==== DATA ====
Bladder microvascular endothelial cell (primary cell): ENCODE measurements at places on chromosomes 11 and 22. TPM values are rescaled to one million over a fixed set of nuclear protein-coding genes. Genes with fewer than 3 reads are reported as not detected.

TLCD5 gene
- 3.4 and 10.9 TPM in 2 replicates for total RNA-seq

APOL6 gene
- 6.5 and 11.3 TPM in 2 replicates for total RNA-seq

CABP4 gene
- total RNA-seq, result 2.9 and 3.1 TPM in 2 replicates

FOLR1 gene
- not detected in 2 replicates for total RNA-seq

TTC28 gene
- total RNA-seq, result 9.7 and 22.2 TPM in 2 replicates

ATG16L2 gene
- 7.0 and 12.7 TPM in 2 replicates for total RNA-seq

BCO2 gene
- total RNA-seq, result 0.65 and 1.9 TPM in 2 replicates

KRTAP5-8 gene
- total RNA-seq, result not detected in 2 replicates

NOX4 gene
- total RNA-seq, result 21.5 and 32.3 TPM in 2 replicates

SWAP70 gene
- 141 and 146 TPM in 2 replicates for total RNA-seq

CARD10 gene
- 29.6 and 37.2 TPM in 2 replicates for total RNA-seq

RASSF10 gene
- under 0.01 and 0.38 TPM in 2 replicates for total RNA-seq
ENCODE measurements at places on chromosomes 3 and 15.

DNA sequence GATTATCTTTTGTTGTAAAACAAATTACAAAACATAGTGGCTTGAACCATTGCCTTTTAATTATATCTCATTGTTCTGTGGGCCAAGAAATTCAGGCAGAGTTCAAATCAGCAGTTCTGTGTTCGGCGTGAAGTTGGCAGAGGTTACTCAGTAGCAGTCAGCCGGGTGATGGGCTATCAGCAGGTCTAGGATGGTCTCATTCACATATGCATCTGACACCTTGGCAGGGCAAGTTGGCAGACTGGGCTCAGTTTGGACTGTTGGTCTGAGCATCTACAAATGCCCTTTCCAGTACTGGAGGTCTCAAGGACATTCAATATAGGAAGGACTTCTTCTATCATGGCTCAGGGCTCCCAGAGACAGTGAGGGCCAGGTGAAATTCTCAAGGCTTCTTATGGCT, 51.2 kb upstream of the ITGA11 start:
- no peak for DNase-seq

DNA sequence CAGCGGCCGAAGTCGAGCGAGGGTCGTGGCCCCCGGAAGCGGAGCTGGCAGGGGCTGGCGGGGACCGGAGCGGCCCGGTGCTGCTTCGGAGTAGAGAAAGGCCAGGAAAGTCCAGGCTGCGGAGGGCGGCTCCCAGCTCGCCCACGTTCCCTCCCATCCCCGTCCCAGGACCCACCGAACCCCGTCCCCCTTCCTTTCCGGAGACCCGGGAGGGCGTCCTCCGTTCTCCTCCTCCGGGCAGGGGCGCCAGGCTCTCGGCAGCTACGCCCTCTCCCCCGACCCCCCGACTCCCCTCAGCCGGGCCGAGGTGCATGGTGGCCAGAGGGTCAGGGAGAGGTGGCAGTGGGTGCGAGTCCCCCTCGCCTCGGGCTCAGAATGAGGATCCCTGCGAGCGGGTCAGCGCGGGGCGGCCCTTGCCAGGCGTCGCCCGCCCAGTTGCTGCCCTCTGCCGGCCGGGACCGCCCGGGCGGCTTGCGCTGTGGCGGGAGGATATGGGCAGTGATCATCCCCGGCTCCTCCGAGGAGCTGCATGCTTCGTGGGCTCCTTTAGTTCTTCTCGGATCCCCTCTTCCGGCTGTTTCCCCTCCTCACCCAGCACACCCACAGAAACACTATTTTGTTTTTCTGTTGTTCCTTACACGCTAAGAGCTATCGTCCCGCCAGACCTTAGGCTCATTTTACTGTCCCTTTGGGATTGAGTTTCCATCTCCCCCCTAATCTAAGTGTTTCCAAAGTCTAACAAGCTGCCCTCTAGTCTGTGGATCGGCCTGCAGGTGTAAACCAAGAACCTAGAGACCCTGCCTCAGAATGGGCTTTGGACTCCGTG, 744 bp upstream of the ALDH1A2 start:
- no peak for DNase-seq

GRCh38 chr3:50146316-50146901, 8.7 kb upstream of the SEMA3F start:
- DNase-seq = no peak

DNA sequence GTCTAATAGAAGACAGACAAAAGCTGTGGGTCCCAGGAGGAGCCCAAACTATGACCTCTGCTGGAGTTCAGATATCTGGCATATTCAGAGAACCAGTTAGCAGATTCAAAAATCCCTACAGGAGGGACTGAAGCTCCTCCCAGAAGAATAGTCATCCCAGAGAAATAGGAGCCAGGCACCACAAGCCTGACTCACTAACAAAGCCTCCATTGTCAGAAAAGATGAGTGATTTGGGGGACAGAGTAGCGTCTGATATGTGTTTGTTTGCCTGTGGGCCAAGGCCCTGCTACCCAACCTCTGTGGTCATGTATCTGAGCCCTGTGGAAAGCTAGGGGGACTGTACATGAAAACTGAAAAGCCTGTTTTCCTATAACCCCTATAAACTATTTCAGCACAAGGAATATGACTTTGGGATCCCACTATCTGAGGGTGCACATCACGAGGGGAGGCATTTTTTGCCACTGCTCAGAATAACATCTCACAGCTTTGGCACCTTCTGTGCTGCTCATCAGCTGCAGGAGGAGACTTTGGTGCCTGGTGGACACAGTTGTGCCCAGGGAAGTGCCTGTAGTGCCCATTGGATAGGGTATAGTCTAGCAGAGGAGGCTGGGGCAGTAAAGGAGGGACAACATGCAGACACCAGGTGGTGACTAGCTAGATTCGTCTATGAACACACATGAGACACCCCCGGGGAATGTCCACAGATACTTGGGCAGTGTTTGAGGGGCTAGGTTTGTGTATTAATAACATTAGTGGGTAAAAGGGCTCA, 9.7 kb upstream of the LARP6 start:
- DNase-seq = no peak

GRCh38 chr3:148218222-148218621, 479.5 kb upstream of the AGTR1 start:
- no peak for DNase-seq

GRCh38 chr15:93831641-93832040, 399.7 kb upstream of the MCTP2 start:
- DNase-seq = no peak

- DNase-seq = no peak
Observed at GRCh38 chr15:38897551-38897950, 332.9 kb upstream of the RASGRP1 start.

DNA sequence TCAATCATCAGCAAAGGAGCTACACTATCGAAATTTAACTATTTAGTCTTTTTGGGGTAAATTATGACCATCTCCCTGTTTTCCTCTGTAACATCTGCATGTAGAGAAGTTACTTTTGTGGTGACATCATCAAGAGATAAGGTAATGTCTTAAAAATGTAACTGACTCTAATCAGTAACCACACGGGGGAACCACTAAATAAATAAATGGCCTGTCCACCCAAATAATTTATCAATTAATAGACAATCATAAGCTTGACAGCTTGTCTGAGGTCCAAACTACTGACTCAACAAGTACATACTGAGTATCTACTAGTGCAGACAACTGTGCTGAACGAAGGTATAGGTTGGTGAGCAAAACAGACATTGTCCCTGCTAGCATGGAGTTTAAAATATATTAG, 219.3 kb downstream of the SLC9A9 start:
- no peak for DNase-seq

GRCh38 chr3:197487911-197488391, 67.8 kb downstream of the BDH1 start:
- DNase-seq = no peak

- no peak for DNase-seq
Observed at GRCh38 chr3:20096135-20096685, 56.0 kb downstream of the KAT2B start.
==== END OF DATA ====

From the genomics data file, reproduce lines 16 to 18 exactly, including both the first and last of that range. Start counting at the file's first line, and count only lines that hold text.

KRTAP5-8 gene
- total RNA-seq, result not detected in 2 replicates

NOX4 gene